Some years back, La Jolla Light published an article that told the stories of some of La Jolla’s most treasured places. It proved that in addition to exquisite homes and beautiful beaches, communities in La Jolla possess noteworthy histories.
One of the most interesting aspects of La Jolla real estate is that neighborhoods within the Jewel often have novel stories to tell. Many of La Jolla’s communities had quaint beginnings, but grew in prominence. Over the years, La Jolla’s distinctive charm gained many admirers around the world. Since its humble beginnings in 1887, the Village has shared in this legacy.
History of the Village
La Jolla’s Village possesses a history that is as intriguing as those of the coastal communities it neighbors. The Journal of San Diego History published an article that touched on early development efforts in what is now the Village. In the 1870’s, John C. Hayes attempted to build up the lovely area, but wasn’t successful. According to La Jolla Light, the area remained a picnic spot until 1887, when Frank T. Botsford became its first developer. Some of the homes built during this period still stand today.
La Jolla grew, and by 1920, it boasted quaint homes and beach cottages. In time, the seaside village also became a popular vacation destination. People who visited La Jolla walked streets that had names they might have seen before, because Botsford named them after streets in New York, where he was from. La Jolla Light stated that the names were eventually changed to follow an alphabetical order and honor famous people of the period.
Village Street name origins
The article shared the origin of some of La Jolla’s street names, including Cuvier Street, which was named after Baron Georges Leopold Chretien Frederic Dagobert Cuvier. The French zoologist and geologist studied fossils and published writings that showed new evidence of species of salamanders, flying reptiles and extinct elephants. He was also a museum curator and developed a classification system for animals.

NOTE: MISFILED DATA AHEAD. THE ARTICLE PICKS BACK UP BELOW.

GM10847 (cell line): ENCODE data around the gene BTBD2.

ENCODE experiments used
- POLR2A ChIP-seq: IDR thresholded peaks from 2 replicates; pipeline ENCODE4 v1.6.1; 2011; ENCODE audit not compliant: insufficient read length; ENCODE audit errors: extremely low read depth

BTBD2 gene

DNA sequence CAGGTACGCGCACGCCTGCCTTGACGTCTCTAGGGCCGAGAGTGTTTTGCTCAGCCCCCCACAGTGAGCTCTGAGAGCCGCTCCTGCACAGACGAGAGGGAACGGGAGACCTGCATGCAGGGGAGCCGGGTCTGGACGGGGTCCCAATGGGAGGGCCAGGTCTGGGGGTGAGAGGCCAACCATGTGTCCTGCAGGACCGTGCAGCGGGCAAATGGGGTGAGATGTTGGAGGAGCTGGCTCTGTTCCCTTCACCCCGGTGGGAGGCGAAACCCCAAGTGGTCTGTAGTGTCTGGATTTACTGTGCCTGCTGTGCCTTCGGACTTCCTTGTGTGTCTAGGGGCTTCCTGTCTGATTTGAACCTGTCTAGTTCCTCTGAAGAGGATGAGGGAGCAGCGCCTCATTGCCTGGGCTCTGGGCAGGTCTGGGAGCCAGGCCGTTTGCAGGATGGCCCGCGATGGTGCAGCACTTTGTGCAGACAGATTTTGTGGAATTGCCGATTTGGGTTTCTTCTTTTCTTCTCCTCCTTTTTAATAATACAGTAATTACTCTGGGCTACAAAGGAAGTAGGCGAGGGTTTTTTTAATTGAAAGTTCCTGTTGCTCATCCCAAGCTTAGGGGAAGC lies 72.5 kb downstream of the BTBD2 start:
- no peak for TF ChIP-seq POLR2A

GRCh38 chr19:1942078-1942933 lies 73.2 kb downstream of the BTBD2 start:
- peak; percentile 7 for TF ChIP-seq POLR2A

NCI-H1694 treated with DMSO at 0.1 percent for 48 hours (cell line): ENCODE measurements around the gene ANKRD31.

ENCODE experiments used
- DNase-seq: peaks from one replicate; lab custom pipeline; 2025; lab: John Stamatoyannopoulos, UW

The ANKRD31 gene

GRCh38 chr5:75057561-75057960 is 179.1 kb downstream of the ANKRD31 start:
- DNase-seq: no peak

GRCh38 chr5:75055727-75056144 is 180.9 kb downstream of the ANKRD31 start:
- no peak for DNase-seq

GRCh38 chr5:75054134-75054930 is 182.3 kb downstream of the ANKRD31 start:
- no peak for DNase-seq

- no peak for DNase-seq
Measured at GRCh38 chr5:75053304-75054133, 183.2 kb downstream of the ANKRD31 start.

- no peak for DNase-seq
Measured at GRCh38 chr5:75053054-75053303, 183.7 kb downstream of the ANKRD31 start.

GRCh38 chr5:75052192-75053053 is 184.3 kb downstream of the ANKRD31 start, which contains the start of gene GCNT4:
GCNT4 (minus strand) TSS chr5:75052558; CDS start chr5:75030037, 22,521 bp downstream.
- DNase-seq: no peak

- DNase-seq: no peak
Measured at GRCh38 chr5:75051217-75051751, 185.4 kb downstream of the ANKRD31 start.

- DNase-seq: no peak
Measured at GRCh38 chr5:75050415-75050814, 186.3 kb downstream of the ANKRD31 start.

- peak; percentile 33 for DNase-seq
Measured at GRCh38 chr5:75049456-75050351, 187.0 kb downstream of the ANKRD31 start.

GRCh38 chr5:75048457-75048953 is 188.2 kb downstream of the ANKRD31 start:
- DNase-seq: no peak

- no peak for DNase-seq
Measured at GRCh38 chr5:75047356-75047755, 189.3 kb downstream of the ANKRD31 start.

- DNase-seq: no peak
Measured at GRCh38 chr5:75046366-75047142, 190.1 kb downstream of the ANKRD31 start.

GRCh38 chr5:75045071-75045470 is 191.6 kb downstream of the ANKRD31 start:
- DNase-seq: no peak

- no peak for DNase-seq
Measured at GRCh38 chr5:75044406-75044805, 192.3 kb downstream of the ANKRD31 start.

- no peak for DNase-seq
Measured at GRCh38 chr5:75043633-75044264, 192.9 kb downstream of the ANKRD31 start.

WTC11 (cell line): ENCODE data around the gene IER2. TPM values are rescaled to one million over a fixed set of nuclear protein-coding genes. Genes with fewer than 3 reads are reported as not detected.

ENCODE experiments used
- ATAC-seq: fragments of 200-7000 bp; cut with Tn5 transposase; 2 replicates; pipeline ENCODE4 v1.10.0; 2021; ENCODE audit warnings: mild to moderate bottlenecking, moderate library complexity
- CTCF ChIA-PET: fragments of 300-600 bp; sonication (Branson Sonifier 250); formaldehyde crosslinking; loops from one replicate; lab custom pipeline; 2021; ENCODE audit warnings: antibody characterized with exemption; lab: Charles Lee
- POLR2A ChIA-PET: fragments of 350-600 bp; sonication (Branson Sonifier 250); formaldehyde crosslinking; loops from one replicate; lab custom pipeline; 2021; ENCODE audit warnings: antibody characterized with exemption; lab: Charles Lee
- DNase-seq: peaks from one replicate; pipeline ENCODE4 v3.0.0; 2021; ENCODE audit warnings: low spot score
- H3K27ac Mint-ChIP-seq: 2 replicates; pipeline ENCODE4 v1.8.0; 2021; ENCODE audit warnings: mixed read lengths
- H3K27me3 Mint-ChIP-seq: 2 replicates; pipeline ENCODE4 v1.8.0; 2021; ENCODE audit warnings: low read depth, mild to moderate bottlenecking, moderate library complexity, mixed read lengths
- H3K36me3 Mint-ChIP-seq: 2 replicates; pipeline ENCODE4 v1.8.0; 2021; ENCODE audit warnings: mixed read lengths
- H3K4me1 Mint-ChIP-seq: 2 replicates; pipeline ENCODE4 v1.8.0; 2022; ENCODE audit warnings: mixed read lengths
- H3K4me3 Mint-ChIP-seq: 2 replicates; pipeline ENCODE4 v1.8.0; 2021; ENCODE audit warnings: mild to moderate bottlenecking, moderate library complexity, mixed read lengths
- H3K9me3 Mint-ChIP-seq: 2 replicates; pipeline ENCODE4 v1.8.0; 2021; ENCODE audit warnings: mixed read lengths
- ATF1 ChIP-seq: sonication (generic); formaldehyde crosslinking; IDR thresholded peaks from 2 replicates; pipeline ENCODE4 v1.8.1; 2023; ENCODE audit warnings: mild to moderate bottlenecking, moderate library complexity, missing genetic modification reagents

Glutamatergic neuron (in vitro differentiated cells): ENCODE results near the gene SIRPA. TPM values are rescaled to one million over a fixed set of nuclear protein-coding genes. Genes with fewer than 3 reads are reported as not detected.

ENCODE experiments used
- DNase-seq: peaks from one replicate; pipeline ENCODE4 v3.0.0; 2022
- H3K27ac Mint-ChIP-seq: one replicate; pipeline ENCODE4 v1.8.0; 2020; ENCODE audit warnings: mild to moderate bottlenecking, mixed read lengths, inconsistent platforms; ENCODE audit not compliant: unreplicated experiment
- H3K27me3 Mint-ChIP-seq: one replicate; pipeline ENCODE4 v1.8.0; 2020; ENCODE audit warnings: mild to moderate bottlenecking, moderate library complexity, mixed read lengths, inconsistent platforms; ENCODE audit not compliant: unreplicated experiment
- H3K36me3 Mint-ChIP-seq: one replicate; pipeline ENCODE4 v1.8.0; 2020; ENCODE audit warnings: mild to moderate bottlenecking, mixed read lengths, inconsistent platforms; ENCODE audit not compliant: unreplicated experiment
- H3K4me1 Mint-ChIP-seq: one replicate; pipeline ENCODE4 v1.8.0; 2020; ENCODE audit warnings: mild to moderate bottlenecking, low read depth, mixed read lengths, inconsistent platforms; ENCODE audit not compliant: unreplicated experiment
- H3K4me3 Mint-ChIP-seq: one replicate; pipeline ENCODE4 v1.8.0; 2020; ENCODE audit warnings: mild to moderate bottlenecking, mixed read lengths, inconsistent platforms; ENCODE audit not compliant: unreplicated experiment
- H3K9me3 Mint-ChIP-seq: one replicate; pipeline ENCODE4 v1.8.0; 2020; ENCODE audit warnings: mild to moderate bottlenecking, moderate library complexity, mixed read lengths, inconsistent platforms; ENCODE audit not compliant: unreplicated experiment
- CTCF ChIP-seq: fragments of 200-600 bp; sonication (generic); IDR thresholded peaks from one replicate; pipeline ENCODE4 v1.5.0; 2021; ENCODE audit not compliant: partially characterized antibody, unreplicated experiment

Draper Avenue honors John William Draper, an American academic. During his lifetime, Draper was a scientist, philosopher, historian and chemist. He also made advances in photography and took the first photo of the moon, among many other accomplishments.
Eads Avenue was named after John Buchanan Eads, an American engineer who designed a road and bridge in St. Louis. At the time, it was the longest arch bridge in the world.
Fay Avenue honors Theodore Sedgwick Fay, a novelist and editor. In addition, he served in diplomatic posts throughout Europe.
Girard Avenue was named after Charles Frederic Girard, an American zoologist who worked at the Smithsonian. Girard also served as a doctor during the Civil War.
Herschel Avenue honors Sir William Herschel, an astronomer who discovered the planet Uranus. He also designed large mirrors that improved the functioning of telescopes.
Today, the Village has a vibrant culture that celebrates La Jolla’s love of the arts and helps them to flourish. It also has some interesting street names that honor noteworthy individuals and heavily traversed places in New York City.